About Me

My photo
Hi! I'm Eunice and I live in Bolton, Lancashire, with my two dogs Sophie and Sugar and an assortment of cats - well it used to be Sophie and Sugar, now it's Sophie and Poppie. I first began camping back in 1997 when my then partner took me to Anglesey for my birthday weekend. We slept in the back of the car - a hatchback - using the cushions off the settee at home as a mattress, and cooked and brewed up on a single burner camping stove. The site was good, the views were great, the weather fantastic and I was completely hooked. Following that weekend we got a two-man tent and some proper accessories and returned to Anglesey two weeks later, then over time we progressed to a three-man tent followed by an old trailer tent, then a new trailer tent, a campervan and finally a caravan. When my partner decided that the grass was greener on the other side of the street - literally - in April 2009 and I suddenly found myself alone after fifteen years, I decided there was no way I was going to give up camping and caravanning if I could cope on my own. This blog is the story of my travels, trials and tribulations since becoming a solo camper - I hope you like it

Monday August 30th 2010 - St. Ives

I woke early that morning to a complete change in the weather from the previous couple of days. The sun had gone awol and the sky was grey and heavy with rain clouds - not a very nice morning at all. It certainly didn't inspire me to go off looking for photo opportunities, so I thought I would have breakfast in bed again then have a generally lazy morning in the hope that it would get brighter later on. When I did venture out I took the dogs for a walk round the site then putting them on their line so they couldn't escape from the awning I went across the road to have a look round the garden centre. Now this place is huge and sells everything from sandwiches to wellington boots - there's even an outdoor area at the back where they sell hot tubs, and if you take your swimwear you can 'try before you buy' and have a complimentary glass of wine while you're in there! I must admit, it's not the cheapest of places for anything, but it's well worth a look round and it certainly passes some time.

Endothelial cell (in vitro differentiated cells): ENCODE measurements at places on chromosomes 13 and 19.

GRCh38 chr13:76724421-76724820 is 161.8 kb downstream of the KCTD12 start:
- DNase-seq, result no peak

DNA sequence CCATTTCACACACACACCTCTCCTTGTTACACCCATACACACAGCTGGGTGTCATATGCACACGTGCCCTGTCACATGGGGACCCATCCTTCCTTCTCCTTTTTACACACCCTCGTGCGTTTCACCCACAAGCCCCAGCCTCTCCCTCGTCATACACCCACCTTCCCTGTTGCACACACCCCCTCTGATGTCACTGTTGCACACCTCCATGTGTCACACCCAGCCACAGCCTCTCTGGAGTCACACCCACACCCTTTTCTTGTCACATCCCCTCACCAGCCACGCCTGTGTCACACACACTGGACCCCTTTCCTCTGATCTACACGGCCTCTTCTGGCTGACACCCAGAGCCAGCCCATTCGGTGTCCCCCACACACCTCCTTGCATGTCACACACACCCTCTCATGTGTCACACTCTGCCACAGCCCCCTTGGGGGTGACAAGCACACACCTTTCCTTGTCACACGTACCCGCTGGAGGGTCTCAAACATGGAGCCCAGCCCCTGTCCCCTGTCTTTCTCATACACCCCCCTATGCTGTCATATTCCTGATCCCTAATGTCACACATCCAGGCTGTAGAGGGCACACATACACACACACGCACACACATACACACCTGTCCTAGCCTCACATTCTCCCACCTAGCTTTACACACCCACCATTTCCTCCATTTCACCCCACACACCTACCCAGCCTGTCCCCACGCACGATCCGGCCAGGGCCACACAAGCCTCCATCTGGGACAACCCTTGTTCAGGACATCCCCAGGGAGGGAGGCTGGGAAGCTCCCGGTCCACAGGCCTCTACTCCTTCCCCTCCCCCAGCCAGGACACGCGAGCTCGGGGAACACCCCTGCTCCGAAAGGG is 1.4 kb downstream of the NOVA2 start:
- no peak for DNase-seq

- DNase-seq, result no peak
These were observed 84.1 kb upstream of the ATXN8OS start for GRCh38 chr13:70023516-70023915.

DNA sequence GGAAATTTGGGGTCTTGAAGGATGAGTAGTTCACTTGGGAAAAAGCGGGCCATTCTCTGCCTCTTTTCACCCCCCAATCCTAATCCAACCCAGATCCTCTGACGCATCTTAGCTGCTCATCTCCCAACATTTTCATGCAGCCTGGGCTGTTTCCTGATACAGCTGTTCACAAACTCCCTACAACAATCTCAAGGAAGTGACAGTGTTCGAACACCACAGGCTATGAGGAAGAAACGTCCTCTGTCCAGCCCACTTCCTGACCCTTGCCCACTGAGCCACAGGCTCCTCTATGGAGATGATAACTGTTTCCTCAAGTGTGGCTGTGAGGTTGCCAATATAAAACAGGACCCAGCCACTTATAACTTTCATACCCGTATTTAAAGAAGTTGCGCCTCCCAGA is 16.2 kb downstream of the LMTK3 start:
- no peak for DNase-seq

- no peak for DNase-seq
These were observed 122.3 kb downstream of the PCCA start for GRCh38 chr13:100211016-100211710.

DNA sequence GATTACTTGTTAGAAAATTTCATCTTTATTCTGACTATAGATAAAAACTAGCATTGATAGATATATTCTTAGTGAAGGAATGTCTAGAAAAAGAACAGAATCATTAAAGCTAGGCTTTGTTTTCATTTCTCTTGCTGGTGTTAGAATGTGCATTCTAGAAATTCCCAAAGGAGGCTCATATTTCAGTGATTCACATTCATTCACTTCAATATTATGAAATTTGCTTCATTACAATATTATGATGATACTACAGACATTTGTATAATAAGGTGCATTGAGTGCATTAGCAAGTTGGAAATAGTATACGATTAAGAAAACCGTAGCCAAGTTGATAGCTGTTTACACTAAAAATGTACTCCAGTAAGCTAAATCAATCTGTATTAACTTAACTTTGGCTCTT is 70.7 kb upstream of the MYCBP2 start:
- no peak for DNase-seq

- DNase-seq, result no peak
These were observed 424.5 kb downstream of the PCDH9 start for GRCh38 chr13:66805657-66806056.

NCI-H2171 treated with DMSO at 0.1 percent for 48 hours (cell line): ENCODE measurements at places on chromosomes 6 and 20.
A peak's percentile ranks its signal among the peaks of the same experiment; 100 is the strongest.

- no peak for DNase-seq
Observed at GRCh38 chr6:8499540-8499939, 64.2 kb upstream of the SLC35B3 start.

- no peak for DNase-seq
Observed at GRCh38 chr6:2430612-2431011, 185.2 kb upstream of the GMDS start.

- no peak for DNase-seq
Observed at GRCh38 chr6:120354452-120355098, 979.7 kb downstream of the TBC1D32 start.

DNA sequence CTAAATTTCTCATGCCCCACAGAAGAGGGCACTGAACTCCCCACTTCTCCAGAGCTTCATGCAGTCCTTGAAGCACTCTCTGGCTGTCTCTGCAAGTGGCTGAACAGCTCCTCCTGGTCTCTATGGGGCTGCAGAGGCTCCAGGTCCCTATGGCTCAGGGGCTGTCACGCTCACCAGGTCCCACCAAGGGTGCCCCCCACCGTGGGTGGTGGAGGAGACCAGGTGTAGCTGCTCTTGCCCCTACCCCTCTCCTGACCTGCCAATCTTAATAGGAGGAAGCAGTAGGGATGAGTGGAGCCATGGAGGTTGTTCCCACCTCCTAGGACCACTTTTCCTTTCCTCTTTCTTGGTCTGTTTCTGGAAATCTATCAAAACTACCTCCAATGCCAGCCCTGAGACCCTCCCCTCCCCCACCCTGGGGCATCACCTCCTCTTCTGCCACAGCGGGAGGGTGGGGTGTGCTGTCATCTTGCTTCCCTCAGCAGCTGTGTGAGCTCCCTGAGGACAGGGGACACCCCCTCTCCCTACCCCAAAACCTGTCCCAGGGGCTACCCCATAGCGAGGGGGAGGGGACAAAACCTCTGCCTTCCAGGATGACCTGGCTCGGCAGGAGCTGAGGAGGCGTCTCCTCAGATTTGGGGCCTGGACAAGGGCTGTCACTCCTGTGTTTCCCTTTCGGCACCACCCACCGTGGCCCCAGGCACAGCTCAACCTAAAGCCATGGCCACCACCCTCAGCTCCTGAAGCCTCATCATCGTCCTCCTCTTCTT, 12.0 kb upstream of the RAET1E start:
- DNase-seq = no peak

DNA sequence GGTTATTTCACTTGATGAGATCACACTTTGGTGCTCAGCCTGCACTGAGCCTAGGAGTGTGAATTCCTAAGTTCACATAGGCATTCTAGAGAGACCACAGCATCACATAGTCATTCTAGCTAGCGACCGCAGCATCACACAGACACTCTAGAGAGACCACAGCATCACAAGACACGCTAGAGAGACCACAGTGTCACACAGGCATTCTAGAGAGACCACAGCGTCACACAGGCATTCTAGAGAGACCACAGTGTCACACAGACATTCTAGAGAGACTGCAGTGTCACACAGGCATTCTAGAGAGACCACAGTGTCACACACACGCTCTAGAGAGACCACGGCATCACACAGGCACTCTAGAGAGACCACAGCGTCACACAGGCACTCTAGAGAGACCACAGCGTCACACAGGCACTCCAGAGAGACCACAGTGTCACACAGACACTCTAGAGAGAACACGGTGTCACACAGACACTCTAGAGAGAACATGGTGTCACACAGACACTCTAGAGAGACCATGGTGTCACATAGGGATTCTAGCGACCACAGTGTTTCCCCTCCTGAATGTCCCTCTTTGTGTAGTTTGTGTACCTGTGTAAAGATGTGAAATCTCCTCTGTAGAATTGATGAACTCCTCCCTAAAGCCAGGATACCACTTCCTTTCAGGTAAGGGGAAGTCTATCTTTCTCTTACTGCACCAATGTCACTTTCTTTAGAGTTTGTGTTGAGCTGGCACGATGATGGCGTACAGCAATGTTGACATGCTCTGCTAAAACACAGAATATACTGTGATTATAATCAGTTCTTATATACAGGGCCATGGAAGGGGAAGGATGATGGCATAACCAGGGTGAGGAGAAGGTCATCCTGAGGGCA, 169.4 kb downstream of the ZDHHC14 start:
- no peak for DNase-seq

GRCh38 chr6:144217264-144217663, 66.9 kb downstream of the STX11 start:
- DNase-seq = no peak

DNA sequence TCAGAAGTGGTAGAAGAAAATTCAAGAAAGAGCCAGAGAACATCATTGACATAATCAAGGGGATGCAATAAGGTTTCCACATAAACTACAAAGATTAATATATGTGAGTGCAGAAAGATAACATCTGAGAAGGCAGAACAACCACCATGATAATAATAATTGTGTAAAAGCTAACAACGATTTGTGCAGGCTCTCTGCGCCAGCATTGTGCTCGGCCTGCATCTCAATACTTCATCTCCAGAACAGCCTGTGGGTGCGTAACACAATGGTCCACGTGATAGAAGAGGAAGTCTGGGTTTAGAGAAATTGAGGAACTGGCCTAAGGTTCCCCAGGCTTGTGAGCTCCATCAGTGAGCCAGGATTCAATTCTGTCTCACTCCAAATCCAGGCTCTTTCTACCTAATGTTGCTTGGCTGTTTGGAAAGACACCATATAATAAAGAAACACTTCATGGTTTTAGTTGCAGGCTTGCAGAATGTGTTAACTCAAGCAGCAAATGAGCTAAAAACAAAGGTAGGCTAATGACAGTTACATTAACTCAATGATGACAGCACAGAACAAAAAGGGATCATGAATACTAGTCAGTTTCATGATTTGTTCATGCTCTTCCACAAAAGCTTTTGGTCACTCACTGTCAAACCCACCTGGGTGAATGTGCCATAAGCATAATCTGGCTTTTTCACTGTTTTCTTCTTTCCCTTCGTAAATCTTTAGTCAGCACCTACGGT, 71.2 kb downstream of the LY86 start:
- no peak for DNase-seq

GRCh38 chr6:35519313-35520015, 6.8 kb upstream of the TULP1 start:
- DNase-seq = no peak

The sky was still very grey when I got back to the awning so I decided to drive the three and a half miles into St. Ives and have a look round the shops and the market - the Bank Holiday market is so big it takes up almost the whole length of the main street, the town square and part of the bus station car park as well, and it takes quite a while to look round it all. There are three car parks in the centre of St. Ives, the largest one being the closest to the market, so I parked there and after getting a ticket from the machine I collected the dogs from the back of the van and set off for a look round the stalls.

When I reached the far end of the market I turned down the partially pedestrianised street leading down to the riverside - an old stone bridge crosses the water just there and built into the bridge on one side is a tiny little chapel. As I took a couple of photos it struck me - when I had been to St. Ives two years previously it had been a cloudy day then. Maybe one day I'll get lucky and take a photo of that bridge in the sunshine!